Search Mailing List Archives

Limit search to: Subject & Body Subject Author
Sort by: Reverse Sort
Limit to: All This Week Last Week This Month Last Month
Select Date Range     through    

[liberationtech] GNUnet 0.11.0pre66 released - Next Generation Internet Prototype

join at join at
Thu Jun 7 07:03:21 PDT 2018

Looks like a fantastic project, but if they want it to catch on and get people to contribute, they will need a much better name than GNUnet.

GNU is an insider geek acronym that stinks of esoteric terminology. It feels very limiting to others who don't know the history of GNU. You will need a dynamic coalition of people with a variety of skills (marketing, design, business, etc) to change the internet from the ground up.

Also GNU is too closely affiliated with Richard Stallman, who struggles to reach mass audiences because of a similar issue. Regardless of his ideals, he is way too geeky and socially lacking. It is crucial to conquer ignorance when it comes to the power of diversity   ;)

I don't have a better name off the top of my head, but GNUnet will have to go IMHO. You need a name and marketing concept that is very foundational and has a clean recognizable metaphor (like Fabric).

Hopefully changing the name doesn't break the project (codewise, or politically for those invested in the name GNUnet) but I argue that it will be essential to realize true success of such an ambitious effort.

---- On Thu, 07 Jun 2018 03:10:04 -0700 carlo von lynX <lynX at> wrote ----

Since it's been four years waiting, I forward this FYI.

To reduce the four year figure in the future, maybe more

people should work on this. File under: Next Generation

Internet, properly designed alternatives to current

blockchain codebases, foundational work for distributed,

not just decentralized networking. If you wonder why we'd

need a new Internet,

----- Forwarded message from Christian Grothoff <grothoff at> -----

Dear all,

We are pleased to announce the release of GNUnet 0.11.0pre66. This is a

pre-release to assist developers and downstream packagers to test the

package before the final release after four years of development.

In terms of usability, users should be aware that there are still a very

large number of known open issues in particular with respect to ease of

use, but also some critical privacy issues especially for mobile users.

Also, the nascent network is tiny (~200 peers) and thus unlikely to

provide good anonymity or extensive amounts of interesting information.

As a result, the 0.11.0 release and especially this pre-release are only

suitable for early adopters with some reasonable pain tolerance.

License change


GNUnet 0.11.0pre66 is the first release that will be made under the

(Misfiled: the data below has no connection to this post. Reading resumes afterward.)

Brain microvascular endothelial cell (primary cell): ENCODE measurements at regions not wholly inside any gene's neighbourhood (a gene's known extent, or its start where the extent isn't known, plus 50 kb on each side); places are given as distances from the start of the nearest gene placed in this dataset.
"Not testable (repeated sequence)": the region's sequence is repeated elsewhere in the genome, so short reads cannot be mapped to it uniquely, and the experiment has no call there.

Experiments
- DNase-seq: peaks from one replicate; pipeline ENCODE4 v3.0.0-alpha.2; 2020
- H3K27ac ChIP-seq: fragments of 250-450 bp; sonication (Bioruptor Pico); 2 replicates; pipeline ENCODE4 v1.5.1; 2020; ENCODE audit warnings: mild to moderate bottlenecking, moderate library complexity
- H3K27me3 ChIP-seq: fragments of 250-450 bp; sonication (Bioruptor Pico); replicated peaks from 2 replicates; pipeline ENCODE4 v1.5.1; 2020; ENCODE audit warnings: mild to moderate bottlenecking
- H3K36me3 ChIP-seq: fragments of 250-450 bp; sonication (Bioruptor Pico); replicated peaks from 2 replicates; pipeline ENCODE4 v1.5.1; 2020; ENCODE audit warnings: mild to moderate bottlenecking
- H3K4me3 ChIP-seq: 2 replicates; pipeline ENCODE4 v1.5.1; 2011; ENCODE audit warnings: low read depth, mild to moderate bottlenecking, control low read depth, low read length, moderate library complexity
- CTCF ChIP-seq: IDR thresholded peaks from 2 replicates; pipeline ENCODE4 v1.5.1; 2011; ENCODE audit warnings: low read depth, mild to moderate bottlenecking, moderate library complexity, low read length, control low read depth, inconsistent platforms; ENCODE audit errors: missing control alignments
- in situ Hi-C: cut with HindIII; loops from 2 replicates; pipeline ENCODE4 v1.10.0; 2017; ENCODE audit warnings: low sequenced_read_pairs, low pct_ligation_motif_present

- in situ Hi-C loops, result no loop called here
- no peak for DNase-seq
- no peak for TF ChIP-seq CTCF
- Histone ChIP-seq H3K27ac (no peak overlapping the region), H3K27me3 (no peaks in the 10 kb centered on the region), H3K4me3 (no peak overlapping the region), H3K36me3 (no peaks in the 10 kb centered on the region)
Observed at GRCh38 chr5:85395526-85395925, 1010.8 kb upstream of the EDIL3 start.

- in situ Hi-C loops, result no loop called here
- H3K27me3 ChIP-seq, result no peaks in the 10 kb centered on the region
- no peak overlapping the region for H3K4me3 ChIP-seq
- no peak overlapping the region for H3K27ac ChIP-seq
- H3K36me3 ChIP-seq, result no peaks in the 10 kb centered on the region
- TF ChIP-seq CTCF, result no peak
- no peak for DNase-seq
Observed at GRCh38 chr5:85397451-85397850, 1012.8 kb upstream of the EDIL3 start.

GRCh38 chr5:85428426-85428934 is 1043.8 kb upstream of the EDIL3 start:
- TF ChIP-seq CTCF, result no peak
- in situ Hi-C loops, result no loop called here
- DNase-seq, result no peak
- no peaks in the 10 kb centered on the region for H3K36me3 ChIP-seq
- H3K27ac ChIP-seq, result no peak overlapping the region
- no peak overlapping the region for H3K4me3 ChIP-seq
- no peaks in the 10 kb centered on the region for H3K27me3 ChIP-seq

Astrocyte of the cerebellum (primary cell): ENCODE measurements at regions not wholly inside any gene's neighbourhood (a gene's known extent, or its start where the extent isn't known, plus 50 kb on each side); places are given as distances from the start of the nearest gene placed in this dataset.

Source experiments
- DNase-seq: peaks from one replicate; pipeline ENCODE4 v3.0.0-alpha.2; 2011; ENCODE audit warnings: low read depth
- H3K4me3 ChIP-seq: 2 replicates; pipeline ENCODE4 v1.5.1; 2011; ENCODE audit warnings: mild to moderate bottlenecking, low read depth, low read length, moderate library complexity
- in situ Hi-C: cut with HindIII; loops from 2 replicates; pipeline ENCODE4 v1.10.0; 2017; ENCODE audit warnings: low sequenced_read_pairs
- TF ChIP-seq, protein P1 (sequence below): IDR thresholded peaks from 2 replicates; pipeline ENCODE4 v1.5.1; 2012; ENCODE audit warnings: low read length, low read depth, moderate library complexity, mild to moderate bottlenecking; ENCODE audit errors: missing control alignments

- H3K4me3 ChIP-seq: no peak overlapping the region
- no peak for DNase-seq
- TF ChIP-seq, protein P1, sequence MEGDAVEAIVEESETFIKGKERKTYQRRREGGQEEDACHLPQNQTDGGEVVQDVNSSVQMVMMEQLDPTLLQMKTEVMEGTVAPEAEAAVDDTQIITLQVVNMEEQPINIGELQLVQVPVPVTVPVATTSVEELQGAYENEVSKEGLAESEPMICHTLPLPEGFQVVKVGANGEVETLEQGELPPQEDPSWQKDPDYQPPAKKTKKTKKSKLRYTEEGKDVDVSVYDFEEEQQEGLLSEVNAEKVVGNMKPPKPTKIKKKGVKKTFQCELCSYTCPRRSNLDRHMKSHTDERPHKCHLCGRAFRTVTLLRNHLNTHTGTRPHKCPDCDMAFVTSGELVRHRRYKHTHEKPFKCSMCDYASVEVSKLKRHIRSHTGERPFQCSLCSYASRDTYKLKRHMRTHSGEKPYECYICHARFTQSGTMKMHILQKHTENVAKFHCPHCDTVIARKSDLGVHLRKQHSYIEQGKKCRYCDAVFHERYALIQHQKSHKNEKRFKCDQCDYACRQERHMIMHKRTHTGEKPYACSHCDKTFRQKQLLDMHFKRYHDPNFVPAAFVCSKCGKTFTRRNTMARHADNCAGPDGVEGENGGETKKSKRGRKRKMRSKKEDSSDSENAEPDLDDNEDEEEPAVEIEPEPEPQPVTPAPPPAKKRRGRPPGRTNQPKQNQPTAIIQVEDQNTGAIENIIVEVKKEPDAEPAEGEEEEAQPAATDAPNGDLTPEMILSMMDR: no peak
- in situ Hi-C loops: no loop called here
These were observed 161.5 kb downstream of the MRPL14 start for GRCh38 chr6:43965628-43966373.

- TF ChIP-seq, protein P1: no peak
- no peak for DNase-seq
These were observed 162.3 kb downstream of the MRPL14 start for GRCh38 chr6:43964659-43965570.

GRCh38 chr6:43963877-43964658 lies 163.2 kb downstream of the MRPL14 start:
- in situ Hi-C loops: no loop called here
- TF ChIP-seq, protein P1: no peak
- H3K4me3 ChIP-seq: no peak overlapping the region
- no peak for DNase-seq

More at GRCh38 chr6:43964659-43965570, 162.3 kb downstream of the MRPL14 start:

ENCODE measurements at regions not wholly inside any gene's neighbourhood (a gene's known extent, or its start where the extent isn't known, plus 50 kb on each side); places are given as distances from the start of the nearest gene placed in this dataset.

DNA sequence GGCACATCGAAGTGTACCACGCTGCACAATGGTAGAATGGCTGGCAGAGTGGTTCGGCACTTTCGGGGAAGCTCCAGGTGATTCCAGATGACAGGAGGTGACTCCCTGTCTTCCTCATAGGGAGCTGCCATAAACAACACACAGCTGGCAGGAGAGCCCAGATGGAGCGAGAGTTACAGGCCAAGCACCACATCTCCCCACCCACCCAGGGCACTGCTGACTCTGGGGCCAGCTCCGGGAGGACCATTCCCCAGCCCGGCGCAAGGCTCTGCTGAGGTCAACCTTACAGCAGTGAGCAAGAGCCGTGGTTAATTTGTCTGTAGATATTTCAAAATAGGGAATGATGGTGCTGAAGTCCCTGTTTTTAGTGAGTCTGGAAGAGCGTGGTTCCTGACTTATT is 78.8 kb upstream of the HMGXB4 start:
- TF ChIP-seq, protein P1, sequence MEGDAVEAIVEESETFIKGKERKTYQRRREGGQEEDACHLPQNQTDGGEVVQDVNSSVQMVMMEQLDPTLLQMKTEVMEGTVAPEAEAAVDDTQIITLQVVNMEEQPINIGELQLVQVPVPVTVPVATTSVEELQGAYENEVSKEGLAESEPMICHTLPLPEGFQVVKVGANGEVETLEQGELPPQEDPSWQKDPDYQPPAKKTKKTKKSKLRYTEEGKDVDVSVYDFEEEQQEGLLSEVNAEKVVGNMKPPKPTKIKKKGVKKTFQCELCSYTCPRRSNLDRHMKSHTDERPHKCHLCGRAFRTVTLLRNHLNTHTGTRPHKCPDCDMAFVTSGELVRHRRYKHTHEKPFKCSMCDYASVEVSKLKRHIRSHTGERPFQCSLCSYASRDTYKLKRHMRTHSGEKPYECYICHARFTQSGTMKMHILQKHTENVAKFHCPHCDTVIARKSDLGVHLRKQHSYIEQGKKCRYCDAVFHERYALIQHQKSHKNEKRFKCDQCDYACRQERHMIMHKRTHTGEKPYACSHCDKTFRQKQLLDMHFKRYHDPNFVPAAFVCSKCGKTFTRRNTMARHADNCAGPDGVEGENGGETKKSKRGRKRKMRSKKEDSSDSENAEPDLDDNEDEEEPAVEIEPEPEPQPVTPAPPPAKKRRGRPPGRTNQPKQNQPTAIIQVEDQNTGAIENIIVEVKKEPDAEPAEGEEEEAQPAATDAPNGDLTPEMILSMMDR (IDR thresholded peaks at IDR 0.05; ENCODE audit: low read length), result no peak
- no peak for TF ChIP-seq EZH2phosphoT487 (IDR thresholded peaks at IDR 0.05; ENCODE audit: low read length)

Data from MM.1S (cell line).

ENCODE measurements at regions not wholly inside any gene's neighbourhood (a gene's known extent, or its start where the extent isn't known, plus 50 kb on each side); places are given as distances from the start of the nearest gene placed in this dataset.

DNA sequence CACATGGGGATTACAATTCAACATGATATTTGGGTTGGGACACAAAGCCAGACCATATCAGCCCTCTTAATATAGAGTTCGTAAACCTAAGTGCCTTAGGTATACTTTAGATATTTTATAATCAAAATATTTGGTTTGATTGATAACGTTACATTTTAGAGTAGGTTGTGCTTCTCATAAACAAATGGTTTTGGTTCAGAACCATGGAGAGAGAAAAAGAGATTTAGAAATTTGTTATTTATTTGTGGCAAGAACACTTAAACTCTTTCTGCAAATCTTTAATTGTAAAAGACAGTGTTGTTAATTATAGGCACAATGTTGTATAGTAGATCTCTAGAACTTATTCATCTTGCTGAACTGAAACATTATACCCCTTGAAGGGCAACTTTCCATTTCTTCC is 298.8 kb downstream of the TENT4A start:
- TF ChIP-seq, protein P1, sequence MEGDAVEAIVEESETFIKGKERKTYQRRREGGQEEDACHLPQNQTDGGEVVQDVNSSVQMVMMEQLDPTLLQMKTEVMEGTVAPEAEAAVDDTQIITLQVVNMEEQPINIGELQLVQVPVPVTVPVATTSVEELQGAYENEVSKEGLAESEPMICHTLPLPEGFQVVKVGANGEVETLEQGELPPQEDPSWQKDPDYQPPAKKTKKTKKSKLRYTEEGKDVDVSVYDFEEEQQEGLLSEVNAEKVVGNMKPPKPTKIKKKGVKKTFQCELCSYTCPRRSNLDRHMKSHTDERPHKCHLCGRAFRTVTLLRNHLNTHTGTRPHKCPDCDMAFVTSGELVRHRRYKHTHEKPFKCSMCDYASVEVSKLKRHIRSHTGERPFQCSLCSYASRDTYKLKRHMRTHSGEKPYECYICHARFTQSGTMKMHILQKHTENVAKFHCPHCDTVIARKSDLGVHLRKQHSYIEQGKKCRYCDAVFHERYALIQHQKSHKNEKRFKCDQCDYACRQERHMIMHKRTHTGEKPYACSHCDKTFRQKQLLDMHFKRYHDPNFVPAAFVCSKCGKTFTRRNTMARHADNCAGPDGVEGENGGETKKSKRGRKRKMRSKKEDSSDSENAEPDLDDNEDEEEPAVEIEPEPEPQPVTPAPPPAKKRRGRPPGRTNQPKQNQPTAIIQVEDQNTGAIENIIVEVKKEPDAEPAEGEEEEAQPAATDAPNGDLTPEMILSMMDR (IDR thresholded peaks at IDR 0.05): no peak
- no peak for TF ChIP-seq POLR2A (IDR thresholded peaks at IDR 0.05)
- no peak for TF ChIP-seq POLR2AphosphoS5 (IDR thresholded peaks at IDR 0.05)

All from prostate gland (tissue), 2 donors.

GNU Affero General Public License v3+. After a significant amount of

internal discussion lead constructively by Lynx (thanks!), the

conclusion has been that the IPC and REST APIs should be extended with

support for an GNUNET_MESSAGE_TYPE_AGPL or /agpl request that enables

users of these client/service-style APIs to download the source code.

Naturally, the discussion on licensing may not necessarily end here, but

at this point we are not aware of any dissent in the community and this

release seems to be the right time to make such a change. While the

final decision was not subjected to a broad feedback round, this was

done simply on the grounds that this placement of the AGPL API seems to

addresses all concerns that were raised. Finally, thanks to the

copyright assignment all developers are participating in, the community

will be able to revise this decision later if necessary.

It should also be noted that this change does not impose additional

restrictions on the licensing models of GNU Taler or pEp: both projects

have agreements with GNUnet e.V. that ensure that they can make

decisions that fit these applications (not to mention significant parts

of GNU Taler are already AGPLv3+ already).

About GNUnet


GNUnet is a framework for secure peer-to-peer networking. GNUnet's

primary design goals are to protect the privacy of its users and to

guard itself against attacks or abuse. At this point, GNUnet offers four

primary applications on top of the framework:

The file-sharing service allows anonymous censorship-resistant

file-sharing. Files, searches and search results are encrypted to make

it hard to control, track or censor users. GNUnet's anonymity protocol

(gap) is designed to make it difficult to link users to their

file-sharing activities. Users can also individually trade-off between

performance and anonymity. Despite providing anonymity, GNUnet's

excess-based economy rewards contributing users with better performance.

The VPN service allows offering of services within GNUnet (using the

.gnu TLD) and can be used to tunnel IPv4 and IPv6 traffic over the P2P